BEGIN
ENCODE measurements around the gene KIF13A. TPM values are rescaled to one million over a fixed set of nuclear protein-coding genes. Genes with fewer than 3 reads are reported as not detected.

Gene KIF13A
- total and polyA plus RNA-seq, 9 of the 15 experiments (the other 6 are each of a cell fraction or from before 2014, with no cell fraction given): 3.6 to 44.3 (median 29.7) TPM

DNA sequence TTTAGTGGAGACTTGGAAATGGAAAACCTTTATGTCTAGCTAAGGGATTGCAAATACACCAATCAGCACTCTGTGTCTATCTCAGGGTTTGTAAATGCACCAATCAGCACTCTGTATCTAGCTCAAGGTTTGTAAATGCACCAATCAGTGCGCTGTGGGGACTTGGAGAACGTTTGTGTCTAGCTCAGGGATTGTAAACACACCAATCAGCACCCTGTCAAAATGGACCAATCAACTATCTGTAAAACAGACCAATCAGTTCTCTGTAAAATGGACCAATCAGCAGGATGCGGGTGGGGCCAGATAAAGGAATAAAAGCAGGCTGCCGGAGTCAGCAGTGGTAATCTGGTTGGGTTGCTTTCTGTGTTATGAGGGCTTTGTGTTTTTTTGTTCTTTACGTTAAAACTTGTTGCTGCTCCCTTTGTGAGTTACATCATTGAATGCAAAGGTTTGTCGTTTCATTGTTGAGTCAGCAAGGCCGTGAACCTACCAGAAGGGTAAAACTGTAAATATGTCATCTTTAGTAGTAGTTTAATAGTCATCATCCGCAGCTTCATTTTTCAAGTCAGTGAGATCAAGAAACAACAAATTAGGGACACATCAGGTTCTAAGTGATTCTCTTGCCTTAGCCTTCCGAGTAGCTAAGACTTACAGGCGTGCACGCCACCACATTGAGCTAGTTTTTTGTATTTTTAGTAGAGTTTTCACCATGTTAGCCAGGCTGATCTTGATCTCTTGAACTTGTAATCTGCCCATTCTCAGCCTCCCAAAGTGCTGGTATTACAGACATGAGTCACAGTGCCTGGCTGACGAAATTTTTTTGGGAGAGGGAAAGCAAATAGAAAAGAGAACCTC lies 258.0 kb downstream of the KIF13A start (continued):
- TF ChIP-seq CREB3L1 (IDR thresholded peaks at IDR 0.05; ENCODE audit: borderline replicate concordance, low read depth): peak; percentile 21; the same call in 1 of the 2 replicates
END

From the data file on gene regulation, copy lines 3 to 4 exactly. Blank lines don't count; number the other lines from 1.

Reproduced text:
- total and polyA plus RNA-seq, 9 of the 15 experiments (the other 6 are each of a cell fraction or from before 2014, with no cell fraction given): 3.6 to 44.3 (median 29.7) TPM

DNA sequence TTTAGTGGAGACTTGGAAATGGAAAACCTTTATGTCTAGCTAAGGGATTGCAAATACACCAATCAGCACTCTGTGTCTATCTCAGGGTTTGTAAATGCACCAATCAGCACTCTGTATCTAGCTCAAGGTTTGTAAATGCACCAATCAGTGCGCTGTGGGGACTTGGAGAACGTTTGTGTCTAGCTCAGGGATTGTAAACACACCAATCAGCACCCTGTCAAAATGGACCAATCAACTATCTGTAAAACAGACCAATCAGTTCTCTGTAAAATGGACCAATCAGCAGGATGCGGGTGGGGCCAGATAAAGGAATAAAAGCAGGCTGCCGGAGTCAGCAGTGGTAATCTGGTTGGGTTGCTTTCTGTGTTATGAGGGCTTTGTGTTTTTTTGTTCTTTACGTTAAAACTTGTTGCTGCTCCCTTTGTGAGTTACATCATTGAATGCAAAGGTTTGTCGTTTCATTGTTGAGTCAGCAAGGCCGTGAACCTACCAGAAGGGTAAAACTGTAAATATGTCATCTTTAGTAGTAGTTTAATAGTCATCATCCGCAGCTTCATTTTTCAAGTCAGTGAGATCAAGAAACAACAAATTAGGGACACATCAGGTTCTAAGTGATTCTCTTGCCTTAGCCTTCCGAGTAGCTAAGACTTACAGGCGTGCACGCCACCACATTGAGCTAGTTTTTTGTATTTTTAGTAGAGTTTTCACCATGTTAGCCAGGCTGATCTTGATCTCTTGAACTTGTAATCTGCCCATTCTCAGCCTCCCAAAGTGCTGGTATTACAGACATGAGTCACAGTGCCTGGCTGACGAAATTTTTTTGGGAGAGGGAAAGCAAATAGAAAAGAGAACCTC lies 258.0 kb downstream of the KIF13A start (continued):